ST. LOUIS — Since the 21st century began, Juneteenth has been celebrated in most major cities across the country.
The event, also known as Freedom Day and Jubilee Day, celebrates June 19, 1865. That's the day Texas officially abolished slavery in America, two and a half years after President Abraham Lincoln signed the Emancipation Proclamation.
"I'm excited this year because there's a lot more awareness about Juneteenth," said Lewis Reed, president of the St. Louis Board of Aldermen.
Despite the fact Congress has yet to recognize Juneteenth as a national holiday, Reed said the state holiday has become more popular.
"It's a significant event for America and it certainly should be celebrated," Reed said.
On Friday afternoon, Reed, other city and county leaders, neighborhood groups and hundreds of citizens will turn out for the "Juneteenth Ride For Freedom."
The participants will meet in the Schnucks parking lot near Union and Natural Bridge, decorate their cars and then trek through the north side neighborhood for a car parade.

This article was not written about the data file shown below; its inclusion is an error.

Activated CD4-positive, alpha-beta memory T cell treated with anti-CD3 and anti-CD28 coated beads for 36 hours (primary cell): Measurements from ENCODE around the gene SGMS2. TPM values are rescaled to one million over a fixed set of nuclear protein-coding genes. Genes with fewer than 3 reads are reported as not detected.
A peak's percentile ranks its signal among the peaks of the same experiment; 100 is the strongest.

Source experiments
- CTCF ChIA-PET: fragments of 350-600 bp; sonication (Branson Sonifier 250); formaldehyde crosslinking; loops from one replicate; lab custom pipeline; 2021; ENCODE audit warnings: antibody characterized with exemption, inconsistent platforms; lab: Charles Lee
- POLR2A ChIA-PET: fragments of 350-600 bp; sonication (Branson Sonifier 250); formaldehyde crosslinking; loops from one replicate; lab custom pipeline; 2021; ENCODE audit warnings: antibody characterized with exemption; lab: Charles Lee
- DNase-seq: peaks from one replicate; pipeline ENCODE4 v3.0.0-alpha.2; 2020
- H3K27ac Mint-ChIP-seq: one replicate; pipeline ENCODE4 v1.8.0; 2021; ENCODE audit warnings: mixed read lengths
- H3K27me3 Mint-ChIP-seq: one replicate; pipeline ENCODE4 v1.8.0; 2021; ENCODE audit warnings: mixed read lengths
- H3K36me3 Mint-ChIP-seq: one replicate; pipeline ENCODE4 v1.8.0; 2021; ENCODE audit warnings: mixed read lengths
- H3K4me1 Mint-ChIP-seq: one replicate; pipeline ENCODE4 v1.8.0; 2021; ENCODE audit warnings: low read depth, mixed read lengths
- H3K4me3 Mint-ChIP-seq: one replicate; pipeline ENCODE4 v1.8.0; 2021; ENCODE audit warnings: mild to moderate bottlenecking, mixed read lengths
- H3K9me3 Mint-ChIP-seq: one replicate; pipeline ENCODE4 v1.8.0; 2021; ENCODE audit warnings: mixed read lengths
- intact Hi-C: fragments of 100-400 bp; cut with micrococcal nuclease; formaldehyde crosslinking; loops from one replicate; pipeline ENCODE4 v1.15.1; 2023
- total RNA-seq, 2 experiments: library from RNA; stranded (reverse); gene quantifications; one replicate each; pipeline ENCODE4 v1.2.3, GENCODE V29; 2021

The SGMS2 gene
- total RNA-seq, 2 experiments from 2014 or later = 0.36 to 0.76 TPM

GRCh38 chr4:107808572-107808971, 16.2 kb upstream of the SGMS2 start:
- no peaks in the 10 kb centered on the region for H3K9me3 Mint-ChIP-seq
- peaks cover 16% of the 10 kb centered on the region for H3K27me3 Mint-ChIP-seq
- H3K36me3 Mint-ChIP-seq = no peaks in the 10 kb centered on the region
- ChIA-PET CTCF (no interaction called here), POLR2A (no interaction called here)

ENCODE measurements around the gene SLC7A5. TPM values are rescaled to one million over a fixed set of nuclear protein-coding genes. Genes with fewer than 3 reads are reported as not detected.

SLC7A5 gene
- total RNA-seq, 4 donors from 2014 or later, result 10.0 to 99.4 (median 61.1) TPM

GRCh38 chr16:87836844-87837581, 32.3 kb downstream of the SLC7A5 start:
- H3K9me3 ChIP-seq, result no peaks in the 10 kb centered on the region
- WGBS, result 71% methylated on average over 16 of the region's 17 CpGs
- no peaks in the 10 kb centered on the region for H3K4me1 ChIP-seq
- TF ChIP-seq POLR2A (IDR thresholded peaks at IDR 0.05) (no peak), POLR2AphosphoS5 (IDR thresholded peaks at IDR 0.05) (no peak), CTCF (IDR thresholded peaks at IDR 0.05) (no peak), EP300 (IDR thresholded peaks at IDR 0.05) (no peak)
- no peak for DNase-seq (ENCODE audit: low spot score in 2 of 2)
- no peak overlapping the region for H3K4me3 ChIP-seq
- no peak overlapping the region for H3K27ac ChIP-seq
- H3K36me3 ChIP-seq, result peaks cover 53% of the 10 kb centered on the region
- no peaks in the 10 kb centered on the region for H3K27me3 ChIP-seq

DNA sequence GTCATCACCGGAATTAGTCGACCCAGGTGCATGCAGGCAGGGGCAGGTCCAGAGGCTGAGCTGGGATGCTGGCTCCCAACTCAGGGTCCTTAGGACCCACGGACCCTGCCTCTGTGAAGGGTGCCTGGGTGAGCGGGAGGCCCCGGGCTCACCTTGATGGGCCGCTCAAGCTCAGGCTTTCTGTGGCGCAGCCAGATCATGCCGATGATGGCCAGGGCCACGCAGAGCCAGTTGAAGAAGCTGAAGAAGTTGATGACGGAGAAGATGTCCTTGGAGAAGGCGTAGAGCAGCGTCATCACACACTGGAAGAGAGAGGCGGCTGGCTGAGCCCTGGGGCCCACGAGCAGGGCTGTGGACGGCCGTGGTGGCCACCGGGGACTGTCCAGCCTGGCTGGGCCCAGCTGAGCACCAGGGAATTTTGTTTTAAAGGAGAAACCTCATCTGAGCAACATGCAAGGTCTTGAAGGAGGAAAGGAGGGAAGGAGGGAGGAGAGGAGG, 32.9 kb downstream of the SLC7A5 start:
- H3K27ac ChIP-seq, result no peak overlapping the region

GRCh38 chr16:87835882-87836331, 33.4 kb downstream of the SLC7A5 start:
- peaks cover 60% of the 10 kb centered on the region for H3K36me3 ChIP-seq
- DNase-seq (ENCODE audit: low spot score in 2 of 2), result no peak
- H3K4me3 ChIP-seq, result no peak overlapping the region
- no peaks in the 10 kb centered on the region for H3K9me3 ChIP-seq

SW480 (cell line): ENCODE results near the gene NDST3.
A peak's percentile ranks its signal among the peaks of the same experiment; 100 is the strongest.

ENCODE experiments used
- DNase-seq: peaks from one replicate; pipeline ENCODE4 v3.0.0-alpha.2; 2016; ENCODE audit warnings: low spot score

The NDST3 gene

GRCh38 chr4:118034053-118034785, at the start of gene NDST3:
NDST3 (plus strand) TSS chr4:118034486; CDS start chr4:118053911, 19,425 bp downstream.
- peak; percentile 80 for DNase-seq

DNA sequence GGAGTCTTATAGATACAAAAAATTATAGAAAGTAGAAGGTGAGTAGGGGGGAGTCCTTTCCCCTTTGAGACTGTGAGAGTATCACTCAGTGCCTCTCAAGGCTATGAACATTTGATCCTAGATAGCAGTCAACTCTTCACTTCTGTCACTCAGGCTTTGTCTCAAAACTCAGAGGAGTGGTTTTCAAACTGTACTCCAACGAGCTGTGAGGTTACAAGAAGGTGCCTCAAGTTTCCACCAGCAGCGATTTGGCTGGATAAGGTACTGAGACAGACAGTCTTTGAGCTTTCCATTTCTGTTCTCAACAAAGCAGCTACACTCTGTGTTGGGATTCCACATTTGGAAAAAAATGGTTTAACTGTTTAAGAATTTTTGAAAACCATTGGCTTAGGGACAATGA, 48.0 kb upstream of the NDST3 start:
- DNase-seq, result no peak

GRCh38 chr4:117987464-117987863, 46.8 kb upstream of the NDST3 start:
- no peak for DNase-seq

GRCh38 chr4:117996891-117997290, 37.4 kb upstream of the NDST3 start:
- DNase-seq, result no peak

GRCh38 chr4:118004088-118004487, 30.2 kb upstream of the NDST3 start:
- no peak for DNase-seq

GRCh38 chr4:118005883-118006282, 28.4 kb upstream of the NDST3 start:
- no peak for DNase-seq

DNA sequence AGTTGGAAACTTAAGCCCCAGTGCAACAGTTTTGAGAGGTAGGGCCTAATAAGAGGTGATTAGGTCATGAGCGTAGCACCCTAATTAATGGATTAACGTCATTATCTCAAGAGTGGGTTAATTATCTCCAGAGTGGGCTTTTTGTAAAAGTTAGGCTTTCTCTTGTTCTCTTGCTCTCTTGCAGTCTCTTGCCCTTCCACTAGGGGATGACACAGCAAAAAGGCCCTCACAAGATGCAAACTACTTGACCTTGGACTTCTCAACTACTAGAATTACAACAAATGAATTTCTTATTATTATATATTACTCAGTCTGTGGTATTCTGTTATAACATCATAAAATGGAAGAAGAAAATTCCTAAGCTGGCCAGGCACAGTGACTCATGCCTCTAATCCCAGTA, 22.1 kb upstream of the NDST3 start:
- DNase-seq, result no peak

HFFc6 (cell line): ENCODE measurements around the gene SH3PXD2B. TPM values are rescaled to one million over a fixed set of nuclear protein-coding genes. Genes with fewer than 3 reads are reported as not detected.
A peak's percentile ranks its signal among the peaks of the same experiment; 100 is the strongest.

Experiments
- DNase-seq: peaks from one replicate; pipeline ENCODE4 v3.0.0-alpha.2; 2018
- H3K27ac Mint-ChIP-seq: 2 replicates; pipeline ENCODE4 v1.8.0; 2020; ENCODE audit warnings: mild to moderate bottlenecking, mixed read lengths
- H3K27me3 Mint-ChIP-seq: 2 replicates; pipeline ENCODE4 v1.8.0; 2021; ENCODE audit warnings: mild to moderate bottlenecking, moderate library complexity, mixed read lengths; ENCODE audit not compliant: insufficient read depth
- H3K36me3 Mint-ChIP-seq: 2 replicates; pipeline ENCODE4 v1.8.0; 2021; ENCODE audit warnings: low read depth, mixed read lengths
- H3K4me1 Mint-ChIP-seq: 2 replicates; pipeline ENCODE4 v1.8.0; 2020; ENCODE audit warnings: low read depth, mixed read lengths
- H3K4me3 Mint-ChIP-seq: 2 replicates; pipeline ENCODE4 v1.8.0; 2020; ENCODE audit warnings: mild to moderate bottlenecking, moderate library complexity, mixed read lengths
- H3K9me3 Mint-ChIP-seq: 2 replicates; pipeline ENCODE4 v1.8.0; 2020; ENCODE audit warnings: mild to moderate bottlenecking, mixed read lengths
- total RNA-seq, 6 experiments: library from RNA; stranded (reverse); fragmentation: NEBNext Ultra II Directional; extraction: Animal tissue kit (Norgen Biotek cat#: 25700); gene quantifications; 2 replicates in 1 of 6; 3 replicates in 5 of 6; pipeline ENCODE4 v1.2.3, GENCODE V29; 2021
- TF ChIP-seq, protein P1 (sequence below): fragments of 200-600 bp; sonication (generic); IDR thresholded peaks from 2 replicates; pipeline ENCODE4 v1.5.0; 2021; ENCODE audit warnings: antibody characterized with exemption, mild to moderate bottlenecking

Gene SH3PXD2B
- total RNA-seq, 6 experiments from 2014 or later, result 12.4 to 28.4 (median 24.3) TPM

For years, the Board of Aldermen has hosted a Juneteenth celebration at City Hall, but due to the coronavirus pandemic, this year they'll practice social distancing and cruise in a car parade instead.
"I've celebrated Juneteenth every year for as long as I can remember," Reed said.
"It speaks to our national history," said Dr. Andre Smith, chair of the Social Science Department at Harris Stowe State University.
Smith hopes everyone will embrace the history and the celebrations of Juneteenth.
"It's important. Juneteenth is not jut a holiday for African Americans. It's an American holiday," Smith said.